The Bank of Japan maintained its massive monetary stimulus on Tuesday on the view that growth in the economy and consumer prices remains on track, but it downgraded its view of exports in a warning that external demand will continue to disappoint.
The BOJ did upgrade its view of capital expenditure and turn more optimistic about industrial production, showing more confidence in domestic demand before a sales tax increase scheduled for April 1.
However, this optimism is unlikely to ease concerns that domestic demand will weaken after the tax hike and that exports will not be strong enough to support growth, which could increase calls for more monetary stimulus.
“It is not an atmosphere where the BOJ will ease immediately even if it downgrades growth forecasts as core consumer prices have been hovering in a range higher than previously expected,” said Junko Nishioka, chief economist at RBS Securities.
“If the yen appreciates sharply and share prices plunge due to geopolitical risks, including the Ukraine, the BOJ will have to move.”
As expected, the central bank on Tuesday maintained its pledge of increasing base money, its key monetary policy gauge, at an annual pace of 60-70 trillion yen ($590-$690 billion).
The BOJ launched the stimulus last April, saying it would lift inflation to 2 percent within around two years via aggressive asset purchases as it sought to end 15 years of deflation.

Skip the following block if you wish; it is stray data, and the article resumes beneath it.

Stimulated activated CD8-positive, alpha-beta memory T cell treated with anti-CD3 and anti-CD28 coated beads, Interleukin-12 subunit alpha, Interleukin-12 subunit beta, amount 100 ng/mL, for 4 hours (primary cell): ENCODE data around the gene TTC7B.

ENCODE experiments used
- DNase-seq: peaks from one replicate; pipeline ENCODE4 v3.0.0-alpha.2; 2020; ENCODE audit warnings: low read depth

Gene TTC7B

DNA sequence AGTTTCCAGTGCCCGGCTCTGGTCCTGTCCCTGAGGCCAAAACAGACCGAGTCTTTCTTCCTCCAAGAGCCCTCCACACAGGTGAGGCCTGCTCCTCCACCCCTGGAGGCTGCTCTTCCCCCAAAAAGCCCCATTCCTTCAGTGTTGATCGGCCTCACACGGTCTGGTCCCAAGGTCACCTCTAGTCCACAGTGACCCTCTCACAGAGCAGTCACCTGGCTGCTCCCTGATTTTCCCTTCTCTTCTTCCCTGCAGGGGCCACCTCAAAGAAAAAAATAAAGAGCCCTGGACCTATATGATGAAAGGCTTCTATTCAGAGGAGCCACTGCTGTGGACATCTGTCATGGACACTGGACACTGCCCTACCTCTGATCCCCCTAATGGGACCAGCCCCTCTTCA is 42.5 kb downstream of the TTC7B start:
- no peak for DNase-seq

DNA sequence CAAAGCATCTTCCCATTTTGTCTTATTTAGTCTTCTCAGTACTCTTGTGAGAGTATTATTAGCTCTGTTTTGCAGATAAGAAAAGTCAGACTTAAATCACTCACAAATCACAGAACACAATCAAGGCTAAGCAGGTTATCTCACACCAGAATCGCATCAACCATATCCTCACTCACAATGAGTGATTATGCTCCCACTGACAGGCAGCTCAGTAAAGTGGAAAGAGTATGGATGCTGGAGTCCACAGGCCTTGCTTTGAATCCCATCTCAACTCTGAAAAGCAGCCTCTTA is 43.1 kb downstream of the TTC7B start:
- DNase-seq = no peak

BOJ Governor Haruhiko Kuroda will hold an embargoed news conference from 3:30 p.m. (0630 GMT) with his comments expected to come out any time after 4:15 p.m. (0715 GMT).
The yen and Japanese government bonds were little changed after the policy decision.
The BOJ said that exports have leveled off recently, which was a downgrade from last month, when the central bank said exports were on a recovery path.
Japan posted a record current account deficit in January due to consistently weak exports, undermining the BOJ’s argument until now that exports would eventually pick up pace as the U.S. economy recovers.
The central bank said capital expenditure is showing clear signs of recovery, which is more positive than its assessment last month that business investment is recovering.
The BOJ also said industrial production is rising at a slightly faster pace.
Recent strength in industrial output, and signs companies are more willing to invest in factories and equipment as consumers buy more goods before the tax hike, likely encouraged optimists within the BOJ to take a more positive view of domestic demand.
The labor market is tightening, which also backs its view the economy will continue a gradual recovery and its 2 percent inflation target is achievable over the next 12 months or so.
Kuroda and other officials have been confident the economy can survive the short-term shock when the sales tax rate rises to 8 percent from 5 percent on April 1, but some economists worry growth could falter.
Core consumer inflation reached a five-year high of 1.3 percent in January, supporting the BOJ’s view that it will stay above 1 percent and accelerate again later this year. Some BOJ officials think prices are rising a tad faster than expected.
A Reuters poll last month showed economists expect the BOJ to ease policy further around the middle of the year, as they say it will otherwise be difficult to meet the inflation target.